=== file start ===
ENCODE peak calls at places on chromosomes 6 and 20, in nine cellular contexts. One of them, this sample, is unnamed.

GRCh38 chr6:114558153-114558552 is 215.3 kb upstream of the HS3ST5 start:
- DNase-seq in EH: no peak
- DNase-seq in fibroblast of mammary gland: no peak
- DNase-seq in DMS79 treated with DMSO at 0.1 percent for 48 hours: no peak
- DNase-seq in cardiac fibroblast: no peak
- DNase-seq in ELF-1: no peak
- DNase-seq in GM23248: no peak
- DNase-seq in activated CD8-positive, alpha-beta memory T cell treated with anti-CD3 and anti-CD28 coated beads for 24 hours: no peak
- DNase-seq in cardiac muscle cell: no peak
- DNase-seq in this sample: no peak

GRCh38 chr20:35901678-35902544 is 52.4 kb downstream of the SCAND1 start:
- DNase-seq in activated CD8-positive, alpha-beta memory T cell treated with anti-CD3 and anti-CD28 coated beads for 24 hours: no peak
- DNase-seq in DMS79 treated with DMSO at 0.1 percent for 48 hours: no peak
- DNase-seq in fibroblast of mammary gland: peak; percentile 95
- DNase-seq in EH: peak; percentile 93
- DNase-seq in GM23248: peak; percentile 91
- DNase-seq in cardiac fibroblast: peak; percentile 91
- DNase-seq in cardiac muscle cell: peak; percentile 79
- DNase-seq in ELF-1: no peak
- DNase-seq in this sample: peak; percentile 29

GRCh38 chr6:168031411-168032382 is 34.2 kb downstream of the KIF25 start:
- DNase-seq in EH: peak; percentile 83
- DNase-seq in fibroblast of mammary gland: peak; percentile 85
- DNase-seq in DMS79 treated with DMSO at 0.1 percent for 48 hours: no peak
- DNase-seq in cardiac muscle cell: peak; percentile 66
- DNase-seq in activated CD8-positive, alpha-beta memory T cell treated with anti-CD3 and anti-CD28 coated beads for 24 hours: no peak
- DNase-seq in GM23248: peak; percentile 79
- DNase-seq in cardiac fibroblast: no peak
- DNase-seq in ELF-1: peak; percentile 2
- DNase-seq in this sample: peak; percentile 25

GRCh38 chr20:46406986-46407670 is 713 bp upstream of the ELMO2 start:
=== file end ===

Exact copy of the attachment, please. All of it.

ENCODE peak calls at places on chromosomes 6 and 20, in nine cellular contexts. One of them, this sample, is unnamed.

GRCh38 chr6:114558153-114558552 is 215.3 kb upstream of the HS3ST5 start:
- DNase-seq in EH: no peak
- DNase-seq in fibroblast of mammary gland: no peak
- DNase-seq in DMS79 treated with DMSO at 0.1 percent for 48 hours: no peak
- DNase-seq in cardiac fibroblast: no peak
- DNase-seq in ELF-1: no peak
- DNase-seq in GM23248: no peak
- DNase-seq in activated CD8-positive, alpha-beta memory T cell treated with anti-CD3 and anti-CD28 coated beads for 24 hours: no peak
- DNase-seq in cardiac muscle cell: no peak
- DNase-seq in this sample: no peak

GRCh38 chr20:35901678-35902544 is 52.4 kb downstream of the SCAND1 start:
- DNase-seq in activated CD8-positive, alpha-beta memory T cell treated with anti-CD3 and anti-CD28 coated beads for 24 hours: no peak
- DNase-seq in DMS79 treated with DMSO at 0.1 percent for 48 hours: no peak
- DNase-seq in fibroblast of mammary gland: peak; percentile 95
- DNase-seq in EH: peak; percentile 93
- DNase-seq in GM23248: peak; percentile 91
- DNase-seq in cardiac fibroblast: peak; percentile 91
- DNase-seq in cardiac muscle cell: peak; percentile 79
- DNase-seq in ELF-1: no peak
- DNase-seq in this sample: peak; percentile 29

GRCh38 chr6:168031411-168032382 is 34.2 kb downstream of the KIF25 start:
- DNase-seq in EH: peak; percentile 83
- DNase-seq in fibroblast of mammary gland: peak; percentile 85
- DNase-seq in DMS79 treated with DMSO at 0.1 percent for 48 hours: no peak
- DNase-seq in cardiac muscle cell: peak; percentile 66
- DNase-seq in activated CD8-positive, alpha-beta memory T cell treated with anti-CD3 and anti-CD28 coated beads for 24 hours: no peak
- DNase-seq in GM23248: peak; percentile 79
- DNase-seq in cardiac fibroblast: no peak
- DNase-seq in ELF-1: peak; percentile 2
- DNase-seq in this sample: peak; percentile 25

GRCh38 chr20:46406986-46407670 is 713 bp upstream of the ELMO2 start: